Jenny Rodenhouse, this year's Core77 Design Awards Design Education Initiatives Jury Captain is an artist, designer, and researcher in Los Angeles exploring our increasingly immersive, screen-based lifestyles. As the Director of the Immersion Lab at ArtCenter College of Design, Rodenhouse works with both the Interaction Design Department and Media Design Practices MFA program at ArtCenter to discover ways in which mixed reality technologies can enhance our lives. The ArtCenter graduate also has an industrial and interaction design background, working as a designer at Microsoft Research in Social Computing, Xbox, and Windows Phone Advanced Development before returning to ArtCenter as faculty.
In a recent interview, we spoke with Rodenhouse about her work with ArtCenter's Immersion Lab and how she views AR/VR technologies becoming an educational tool:
Can you tell us a little bit more about ArtCenter's Immersion Lab - how/why it started, what programs it houses and what it aims to accomplish?
The Immersion Lab at ArtCenter College of Art and Design is a dedicated prototyping space designed to immerse students into making with emerging spatial computing platforms from Augmented Reality, Mixed Reality, Virtual Reality, to Motion Capture. As more information is embedded within the world around us, the lab offers new opportunities for artists and designers to rethink our experiences within these overlapping physical and digital environments.
The lab hosts 8 dedicated VR and AR workstations with a diverse range of equipment: HTC Vives, Oculus Rifts, Microsoft HoloLens and Mixed Reality headsets, 360 cameras, Leap Motions, and Perception Neuron mobile motion capture suits. Through the lab's dynamic hardware and software library students can creatively intermix and augment existing platforms.
ArtCenter's Immersion Lab
Departments across ArtCenter can utilize the lab for courses, workshops, and lectures that explore all aspects of a field that is still very much in flux. We invite guest speakers who share their works-in-progress projects, ideas, and methods. Last year we collaborated with a local Los Angeles motion capture school, Mocap Vaults, for workshop on video game acting and digital body capture. The space serves as a center for students, faculty, and the greater spatial computing community to exchange skills and ideas. As an educational resource the lab's goal is to advance the discourse around the future of augmented reality, mixed reality, and virtual reality, imagining new opportunities and future applications of these emerging technologies through art and design.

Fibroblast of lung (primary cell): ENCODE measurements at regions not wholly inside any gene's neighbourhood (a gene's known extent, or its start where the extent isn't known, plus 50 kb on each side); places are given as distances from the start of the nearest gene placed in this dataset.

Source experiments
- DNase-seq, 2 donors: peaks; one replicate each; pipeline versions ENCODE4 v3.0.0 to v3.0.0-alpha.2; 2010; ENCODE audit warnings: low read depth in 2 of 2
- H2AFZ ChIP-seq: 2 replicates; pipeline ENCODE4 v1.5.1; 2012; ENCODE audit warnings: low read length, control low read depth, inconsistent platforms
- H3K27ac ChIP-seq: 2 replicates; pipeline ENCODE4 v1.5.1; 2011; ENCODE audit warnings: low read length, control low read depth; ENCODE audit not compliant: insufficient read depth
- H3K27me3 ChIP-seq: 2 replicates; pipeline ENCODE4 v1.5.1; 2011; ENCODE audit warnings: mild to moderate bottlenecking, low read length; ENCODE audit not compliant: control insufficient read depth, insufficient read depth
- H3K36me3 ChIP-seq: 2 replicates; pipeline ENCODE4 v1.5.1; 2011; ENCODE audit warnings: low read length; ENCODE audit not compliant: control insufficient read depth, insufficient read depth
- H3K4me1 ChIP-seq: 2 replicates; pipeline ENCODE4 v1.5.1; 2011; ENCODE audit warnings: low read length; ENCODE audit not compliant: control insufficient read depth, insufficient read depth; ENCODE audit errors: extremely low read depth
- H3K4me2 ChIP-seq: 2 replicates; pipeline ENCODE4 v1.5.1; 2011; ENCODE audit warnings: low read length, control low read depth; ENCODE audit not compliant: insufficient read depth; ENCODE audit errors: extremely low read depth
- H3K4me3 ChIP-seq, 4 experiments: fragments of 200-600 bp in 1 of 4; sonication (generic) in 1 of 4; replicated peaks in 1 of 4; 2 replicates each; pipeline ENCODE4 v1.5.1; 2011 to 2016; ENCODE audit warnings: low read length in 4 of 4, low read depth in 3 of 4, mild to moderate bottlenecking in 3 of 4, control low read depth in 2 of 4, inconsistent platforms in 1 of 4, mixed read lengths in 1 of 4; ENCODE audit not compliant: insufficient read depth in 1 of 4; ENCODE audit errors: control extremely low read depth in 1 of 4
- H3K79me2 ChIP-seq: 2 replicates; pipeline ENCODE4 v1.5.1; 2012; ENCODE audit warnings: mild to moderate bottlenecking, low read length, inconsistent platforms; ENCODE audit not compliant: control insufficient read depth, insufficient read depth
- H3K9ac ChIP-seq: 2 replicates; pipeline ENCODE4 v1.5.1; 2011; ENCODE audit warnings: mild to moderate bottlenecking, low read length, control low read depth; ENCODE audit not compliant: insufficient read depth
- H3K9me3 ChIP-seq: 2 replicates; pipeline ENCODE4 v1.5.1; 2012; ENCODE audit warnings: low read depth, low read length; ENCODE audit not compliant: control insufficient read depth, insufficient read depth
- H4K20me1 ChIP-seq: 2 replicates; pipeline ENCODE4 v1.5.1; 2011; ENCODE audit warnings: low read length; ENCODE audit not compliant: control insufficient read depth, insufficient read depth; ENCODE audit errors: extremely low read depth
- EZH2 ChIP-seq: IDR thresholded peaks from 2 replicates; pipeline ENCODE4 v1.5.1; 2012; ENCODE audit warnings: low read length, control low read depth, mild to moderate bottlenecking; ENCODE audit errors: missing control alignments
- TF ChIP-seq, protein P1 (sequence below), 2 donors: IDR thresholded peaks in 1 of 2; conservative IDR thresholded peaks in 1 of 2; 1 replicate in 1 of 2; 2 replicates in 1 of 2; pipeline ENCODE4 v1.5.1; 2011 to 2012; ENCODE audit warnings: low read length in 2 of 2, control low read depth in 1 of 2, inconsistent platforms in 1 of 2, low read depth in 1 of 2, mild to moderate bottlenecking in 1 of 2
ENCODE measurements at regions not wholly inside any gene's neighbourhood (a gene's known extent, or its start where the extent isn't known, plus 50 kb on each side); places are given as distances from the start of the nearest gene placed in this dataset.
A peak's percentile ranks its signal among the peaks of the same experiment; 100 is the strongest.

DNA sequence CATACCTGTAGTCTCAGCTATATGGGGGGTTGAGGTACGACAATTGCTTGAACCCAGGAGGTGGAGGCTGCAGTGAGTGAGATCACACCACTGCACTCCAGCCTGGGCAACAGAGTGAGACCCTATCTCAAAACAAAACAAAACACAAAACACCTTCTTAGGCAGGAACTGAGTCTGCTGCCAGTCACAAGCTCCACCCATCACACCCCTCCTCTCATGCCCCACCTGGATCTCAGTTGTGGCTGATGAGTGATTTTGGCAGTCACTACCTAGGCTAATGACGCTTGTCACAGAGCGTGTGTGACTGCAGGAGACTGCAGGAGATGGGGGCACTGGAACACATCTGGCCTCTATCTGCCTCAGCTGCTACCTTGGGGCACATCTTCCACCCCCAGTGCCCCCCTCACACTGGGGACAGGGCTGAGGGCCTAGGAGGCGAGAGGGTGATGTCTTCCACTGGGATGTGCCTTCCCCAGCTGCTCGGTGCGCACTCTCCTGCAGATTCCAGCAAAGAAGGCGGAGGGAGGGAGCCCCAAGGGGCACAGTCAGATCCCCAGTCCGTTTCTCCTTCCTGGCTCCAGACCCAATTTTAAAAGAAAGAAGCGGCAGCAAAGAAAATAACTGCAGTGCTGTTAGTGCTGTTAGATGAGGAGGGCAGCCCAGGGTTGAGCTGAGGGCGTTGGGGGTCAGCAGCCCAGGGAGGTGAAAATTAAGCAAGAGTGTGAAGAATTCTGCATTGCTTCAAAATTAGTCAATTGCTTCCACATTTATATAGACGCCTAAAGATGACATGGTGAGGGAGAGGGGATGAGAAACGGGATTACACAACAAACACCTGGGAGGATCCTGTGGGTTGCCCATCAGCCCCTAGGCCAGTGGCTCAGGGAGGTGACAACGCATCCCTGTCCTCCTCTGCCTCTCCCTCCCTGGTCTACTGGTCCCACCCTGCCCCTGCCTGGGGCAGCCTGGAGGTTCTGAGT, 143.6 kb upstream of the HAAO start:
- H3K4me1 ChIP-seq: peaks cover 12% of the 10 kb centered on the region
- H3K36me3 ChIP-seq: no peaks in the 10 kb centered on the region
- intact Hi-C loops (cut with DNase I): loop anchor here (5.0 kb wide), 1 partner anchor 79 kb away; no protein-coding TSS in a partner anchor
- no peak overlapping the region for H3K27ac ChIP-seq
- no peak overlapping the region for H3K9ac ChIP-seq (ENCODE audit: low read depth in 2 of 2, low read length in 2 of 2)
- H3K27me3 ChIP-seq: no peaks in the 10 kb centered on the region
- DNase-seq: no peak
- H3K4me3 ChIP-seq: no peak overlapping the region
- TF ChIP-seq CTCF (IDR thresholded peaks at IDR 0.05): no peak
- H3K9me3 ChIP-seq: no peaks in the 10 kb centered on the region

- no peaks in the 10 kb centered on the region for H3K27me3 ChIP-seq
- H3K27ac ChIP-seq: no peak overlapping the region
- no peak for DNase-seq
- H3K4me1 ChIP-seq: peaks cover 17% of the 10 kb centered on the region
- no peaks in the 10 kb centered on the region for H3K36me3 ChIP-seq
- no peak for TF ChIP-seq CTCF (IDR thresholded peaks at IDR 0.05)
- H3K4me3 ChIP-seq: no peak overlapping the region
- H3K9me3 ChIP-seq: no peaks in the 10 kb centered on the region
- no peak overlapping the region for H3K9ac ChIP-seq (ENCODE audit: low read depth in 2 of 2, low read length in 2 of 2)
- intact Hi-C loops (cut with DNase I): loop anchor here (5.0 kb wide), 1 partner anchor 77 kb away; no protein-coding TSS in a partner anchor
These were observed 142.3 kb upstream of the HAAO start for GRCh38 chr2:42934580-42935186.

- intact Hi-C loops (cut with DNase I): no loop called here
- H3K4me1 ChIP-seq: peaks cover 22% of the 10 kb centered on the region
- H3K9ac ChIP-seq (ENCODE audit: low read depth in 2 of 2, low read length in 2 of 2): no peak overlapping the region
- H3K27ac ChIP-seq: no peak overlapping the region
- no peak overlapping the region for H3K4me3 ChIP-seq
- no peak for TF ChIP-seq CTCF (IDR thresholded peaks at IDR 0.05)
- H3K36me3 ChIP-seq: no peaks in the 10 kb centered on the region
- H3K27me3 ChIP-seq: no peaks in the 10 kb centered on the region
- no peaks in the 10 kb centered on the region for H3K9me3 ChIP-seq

Immersion Lab layout
With VR and AR technologies becoming more commercially available over the last several years, it's finally possible for more people to participate in the medium, not just a select few. Still limited in consumer use, the commercialization of VR and AR has opened up the medium to a new population of creators, including artists and designers. This continual opening of the toolset is a really important milestone for its evolution and future.
VR and AR is this incredible mix of media—3D models, interaction, animation, environments, film—which inevitably pulls together an amazing collection of people, interests, and skills that are all here at ArtCenter. It became really clear to both faculty, students, and alumni that establishing an accessible resource was a really exciting teaching and learning opportunity, where we could not only affect how we practice as artists and designers, here and today, but also the broader community of spatial computing, VR, AR, MR, XR, and every future '_R'. Maggie Hendrie, Chair of Interaction Design and VR club president Filip Kostic, who now since graduating teaches in the lab, were instrumental in its development!